And when Peter was obedient, he bought in a catch that was too big for him to handle. There is a relationship between obedience and abundance; between faithfulness and fruitfulness. But there’s something else here that needs to be lifted up. Peter’s encounter with Jesus leads to a sense of unworthiness and confession. “Get away from me Lord, for I am a sinful man!” Ah, shades and echoes of Isaiah 6:1-8. You know the passage, don’t you? In the year that King Uzziah died…

Jesus doesn’t beat Peter over the head with his sinfulness. He doesn’t minimize it but neither does he use it to club Peter into a sense of worthlessness and uselessness. Too often the church has the regrettable distinction of being an institution that buries its wounded. Too often the church is so legalistic and so self-righteous that we forget that each and every one of us is a sinner saved by grace. That if it had not been for the Lord on our side, O’ where we would we be? No, when people are down, they need a lift, and not a lecture; they need to be encouraged, and not injured. The fact of the matter is that God is more concerned about where we’re going than where we’ve been; God is more concerned about our future than our past; God is more concerned about who and what we can become than who and what we are.

So don’t let shortcomings, frailties, and foibles prevent us from becoming and doing what God wants us to do. God wants to use us to catch people for the kingdom. The sense of that phrase “from now on you will be catching people” is no longer will you be catching fish to die but you will be catching people to live, to bring them to life. To bring them alive from dead thinking, dead behavior, dead habits, dead relationships, dead tradition, and a dead faith. To bring them alive from a dead culture and system and that can only kill, steal, and destroy. To bring them alive to living hope and a living faith; a new way and new walk; a new reality and a new relationship. A reality that is defined by freedom, justice, and equality for all of God’s children. A reality where the jobless are gainfully employed, the homeless are housed, the hungry are fed, the naked are clothed, the ignorant are educated, the blind have their sight restored, the lame are made to walk, the sick are cared for, where the wicked cease from troubling and the weary are at rest, and God is glorified and God’s people are edified throughout the earth!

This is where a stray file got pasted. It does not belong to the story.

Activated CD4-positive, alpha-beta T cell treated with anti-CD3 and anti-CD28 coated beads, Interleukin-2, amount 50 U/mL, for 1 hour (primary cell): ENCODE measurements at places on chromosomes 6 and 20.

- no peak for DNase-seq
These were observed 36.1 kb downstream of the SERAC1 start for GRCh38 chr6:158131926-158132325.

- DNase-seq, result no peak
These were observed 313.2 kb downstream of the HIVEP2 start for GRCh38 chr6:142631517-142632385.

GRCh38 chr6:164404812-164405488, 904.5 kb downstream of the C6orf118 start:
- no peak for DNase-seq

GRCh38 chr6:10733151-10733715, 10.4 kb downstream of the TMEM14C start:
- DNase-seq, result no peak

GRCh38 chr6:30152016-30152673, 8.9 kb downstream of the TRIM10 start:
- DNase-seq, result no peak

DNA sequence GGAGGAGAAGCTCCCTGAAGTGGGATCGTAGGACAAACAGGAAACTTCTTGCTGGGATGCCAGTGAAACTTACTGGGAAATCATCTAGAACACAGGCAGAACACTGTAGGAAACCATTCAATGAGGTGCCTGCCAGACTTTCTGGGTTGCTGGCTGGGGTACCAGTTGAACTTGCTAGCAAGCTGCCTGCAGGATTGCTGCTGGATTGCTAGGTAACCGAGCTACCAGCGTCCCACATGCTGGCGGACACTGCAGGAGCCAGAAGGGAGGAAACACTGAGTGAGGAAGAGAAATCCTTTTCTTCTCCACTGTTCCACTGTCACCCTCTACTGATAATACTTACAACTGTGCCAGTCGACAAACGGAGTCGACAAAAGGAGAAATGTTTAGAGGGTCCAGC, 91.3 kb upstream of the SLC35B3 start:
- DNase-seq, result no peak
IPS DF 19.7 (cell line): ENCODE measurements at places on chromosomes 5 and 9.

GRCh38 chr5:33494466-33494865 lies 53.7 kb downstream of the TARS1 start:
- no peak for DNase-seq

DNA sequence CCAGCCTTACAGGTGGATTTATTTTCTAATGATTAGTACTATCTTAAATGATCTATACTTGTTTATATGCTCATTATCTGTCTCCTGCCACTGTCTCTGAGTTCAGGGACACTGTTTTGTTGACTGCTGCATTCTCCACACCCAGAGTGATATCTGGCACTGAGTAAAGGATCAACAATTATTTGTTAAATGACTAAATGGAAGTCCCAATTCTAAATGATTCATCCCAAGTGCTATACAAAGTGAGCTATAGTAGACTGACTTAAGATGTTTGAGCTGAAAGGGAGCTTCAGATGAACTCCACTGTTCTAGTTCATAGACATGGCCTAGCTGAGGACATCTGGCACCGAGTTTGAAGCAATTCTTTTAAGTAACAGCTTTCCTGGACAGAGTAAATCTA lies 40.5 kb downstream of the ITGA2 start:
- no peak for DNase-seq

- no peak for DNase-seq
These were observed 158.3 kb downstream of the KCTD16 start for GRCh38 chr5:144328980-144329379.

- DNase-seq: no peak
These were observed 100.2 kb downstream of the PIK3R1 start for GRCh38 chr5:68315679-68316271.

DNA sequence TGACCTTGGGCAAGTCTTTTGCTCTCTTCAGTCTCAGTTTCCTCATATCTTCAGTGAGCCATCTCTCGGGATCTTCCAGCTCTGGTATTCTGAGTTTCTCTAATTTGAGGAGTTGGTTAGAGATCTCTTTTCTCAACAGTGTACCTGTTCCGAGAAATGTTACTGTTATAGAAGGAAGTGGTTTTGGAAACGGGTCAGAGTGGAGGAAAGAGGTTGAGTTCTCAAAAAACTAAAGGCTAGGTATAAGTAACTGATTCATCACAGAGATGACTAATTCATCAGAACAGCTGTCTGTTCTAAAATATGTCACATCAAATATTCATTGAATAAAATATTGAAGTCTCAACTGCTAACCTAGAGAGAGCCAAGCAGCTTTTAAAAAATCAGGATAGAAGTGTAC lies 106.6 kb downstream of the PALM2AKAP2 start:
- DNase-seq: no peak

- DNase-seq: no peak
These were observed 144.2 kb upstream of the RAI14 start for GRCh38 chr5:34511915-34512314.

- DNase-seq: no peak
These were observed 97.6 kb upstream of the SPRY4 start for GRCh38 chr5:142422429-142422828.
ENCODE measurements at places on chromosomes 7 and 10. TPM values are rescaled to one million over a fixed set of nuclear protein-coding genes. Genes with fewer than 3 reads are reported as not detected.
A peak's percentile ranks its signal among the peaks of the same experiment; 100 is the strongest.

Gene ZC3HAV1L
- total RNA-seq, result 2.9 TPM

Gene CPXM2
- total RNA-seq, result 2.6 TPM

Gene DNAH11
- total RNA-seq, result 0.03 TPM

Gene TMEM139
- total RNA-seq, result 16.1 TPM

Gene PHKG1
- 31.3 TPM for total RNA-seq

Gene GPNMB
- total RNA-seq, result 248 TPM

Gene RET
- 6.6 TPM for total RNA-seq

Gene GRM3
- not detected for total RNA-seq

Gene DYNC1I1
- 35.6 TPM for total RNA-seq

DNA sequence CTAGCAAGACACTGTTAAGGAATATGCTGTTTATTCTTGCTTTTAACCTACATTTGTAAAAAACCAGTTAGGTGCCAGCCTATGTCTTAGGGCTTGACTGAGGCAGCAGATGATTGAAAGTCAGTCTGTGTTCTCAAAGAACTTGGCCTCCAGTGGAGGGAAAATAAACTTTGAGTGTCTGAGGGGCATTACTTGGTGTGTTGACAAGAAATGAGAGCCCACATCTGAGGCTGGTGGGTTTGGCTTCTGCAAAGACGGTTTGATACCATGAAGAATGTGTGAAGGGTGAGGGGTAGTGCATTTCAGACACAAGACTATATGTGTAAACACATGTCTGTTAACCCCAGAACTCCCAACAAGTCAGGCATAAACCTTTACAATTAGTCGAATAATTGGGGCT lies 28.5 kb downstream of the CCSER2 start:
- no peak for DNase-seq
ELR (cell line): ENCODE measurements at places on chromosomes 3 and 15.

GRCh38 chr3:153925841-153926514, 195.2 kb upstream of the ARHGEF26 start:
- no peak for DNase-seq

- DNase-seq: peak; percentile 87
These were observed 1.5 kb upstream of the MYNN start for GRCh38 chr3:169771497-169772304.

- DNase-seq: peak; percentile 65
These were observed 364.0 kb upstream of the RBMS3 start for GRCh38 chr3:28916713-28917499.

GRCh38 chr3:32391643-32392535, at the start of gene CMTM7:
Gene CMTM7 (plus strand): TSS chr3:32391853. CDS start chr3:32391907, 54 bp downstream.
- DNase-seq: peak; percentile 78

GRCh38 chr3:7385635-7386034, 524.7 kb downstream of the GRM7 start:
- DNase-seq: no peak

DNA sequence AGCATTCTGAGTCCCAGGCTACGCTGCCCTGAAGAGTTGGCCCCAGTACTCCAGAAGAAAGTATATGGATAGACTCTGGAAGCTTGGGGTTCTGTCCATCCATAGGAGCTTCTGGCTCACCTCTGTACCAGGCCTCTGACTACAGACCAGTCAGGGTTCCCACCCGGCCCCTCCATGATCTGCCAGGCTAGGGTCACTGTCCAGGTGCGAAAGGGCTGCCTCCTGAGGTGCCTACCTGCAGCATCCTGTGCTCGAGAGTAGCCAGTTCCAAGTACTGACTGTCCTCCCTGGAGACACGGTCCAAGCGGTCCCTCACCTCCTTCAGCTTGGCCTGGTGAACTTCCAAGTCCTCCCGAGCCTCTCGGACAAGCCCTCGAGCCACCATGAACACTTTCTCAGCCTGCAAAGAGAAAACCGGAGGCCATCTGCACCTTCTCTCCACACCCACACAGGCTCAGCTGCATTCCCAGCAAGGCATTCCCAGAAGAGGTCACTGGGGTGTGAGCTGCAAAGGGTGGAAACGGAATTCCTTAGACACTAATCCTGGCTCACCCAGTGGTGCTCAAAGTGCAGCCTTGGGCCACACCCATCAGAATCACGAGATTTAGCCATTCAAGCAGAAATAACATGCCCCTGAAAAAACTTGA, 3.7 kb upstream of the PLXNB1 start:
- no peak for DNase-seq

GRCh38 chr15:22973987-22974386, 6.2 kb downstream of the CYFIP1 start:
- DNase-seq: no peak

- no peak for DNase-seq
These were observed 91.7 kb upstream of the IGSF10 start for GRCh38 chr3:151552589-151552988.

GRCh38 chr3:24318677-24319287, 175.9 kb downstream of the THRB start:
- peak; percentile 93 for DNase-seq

Jesus’ person and pronouncement are so compelling that they left everything — boats, fish, nets, everything — and followed him. There’s power, in the name of Jesus! There’s purpose, in the name of Jesus…! I want you to know tonight, that I am compelled by this man named Jesus; I am convinced about this man named Jesus; I am convicted by this man named Jesus; and I am satisfied with this man named Jesus!

I have decided to follow Jesus…! Though no one join me, still I will follow…! The world behind me, the cross…!

Gregory Bentley
Pastor, Brown Memorial Presbyterian Church
Tuscaloosa, AL
Sermon delivered to the Covenant Network of Presbyterians
November 6, 2009